Scientists at the Allen Institute for Brain Science have taken an important step in identifying how the brain organizes itself during development. The findings, published in the Journal of Comparative Neurology today, describe – in more detail than ever before – the consequences of the loss of a key molecule involved in establishing proper brain architecture during brain development.
The study calls into question the current textbook explanation of abnormal brain development in a well-studied strain of mouse known as reeler, named for its abnormal "reeling" gait, which has been integral in understanding how neurons migrate to their correct locations during brain development. Whereas the reeler cortex has been described for many years as being "inverted" compared to the normal neocortex, the paper published today finds that this abnormal layering is far more complex, more closely resembling a mirror-image inversion of normal cortical layering. Furthermore, the degree of disorganization differs for different cell types in different parts of the brain, suggesting that the correct patterning of the brain involves a complex set of processes selective for specific cell types.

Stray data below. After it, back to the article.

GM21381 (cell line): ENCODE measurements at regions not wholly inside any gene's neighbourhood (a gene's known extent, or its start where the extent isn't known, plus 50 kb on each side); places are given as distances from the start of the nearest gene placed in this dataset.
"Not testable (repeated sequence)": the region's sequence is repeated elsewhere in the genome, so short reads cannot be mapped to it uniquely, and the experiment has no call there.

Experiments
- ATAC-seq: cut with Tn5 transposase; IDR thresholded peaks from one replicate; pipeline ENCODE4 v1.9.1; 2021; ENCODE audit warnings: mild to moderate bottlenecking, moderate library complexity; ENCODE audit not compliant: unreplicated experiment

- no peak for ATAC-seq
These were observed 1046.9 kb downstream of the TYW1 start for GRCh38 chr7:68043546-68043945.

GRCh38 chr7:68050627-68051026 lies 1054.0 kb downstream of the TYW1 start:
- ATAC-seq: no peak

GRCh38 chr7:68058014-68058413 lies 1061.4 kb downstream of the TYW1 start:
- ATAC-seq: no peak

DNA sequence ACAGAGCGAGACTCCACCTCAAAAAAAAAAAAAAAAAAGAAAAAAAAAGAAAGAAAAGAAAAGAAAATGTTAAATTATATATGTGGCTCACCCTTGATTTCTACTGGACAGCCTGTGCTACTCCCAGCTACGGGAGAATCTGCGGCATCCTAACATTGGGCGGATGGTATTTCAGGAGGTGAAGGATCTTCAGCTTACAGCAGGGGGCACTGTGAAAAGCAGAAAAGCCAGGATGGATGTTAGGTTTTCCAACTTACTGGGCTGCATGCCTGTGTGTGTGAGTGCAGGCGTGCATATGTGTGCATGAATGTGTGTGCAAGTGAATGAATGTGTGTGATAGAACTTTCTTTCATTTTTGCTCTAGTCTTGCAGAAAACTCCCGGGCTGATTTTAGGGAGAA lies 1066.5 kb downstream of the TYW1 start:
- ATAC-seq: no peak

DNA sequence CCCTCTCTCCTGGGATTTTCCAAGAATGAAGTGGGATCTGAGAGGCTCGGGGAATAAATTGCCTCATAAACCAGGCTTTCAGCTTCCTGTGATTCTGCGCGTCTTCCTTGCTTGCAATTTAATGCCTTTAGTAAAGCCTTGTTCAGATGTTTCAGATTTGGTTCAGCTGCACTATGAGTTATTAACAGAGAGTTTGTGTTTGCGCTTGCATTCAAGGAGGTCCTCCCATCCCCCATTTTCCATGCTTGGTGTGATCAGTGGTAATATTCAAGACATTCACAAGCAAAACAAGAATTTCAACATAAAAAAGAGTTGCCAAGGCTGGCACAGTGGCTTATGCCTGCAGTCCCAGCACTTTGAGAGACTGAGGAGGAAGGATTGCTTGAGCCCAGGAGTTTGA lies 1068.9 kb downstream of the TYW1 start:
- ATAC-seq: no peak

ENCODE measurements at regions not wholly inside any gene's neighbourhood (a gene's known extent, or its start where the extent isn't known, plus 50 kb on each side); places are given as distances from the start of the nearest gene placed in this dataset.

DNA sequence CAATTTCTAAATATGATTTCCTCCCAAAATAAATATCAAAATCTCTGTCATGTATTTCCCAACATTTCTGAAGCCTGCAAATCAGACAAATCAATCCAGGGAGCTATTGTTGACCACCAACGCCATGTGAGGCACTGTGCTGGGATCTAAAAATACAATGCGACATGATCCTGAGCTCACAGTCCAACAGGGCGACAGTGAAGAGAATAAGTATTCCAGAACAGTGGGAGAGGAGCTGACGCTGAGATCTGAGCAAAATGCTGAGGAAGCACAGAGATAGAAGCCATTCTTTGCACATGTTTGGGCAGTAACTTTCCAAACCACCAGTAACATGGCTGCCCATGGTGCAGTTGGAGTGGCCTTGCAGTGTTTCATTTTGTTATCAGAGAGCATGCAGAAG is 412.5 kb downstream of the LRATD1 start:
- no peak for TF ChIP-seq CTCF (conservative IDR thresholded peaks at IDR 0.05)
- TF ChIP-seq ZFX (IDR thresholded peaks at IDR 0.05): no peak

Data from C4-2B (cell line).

The approach used in this study capitalizes on the combination of systematic high-throughput histology with the wealth of highly specific cellular markers, which were identified by mining for genes with specific expression patterns in the Allen Mouse Brain Atlas, a genome-wide map of gene expression in the adult mouse brain. The authors used a novel approach to employ the most precise molecular markers to date to identify features of cortical disorganization in the male reeler mouse that were unidentifiable with less specific methods previously available.
"To our surprise, we observed unexpected cellular patterning that is difficult to explain by current models of neocortical development," said Ed Lein, Senior Director, Neuroscience at the Allen Institute for Brain Science and senior author of the study. "These findings have major implications for mechanisms of how normal stereotyped functional brain architecture develops. These patterns suggest that there are a number of additional mechanisms beyond Reelin involved in the proper migration of newly generated neurons to their correct locations, and that different cell types use different cues in that process."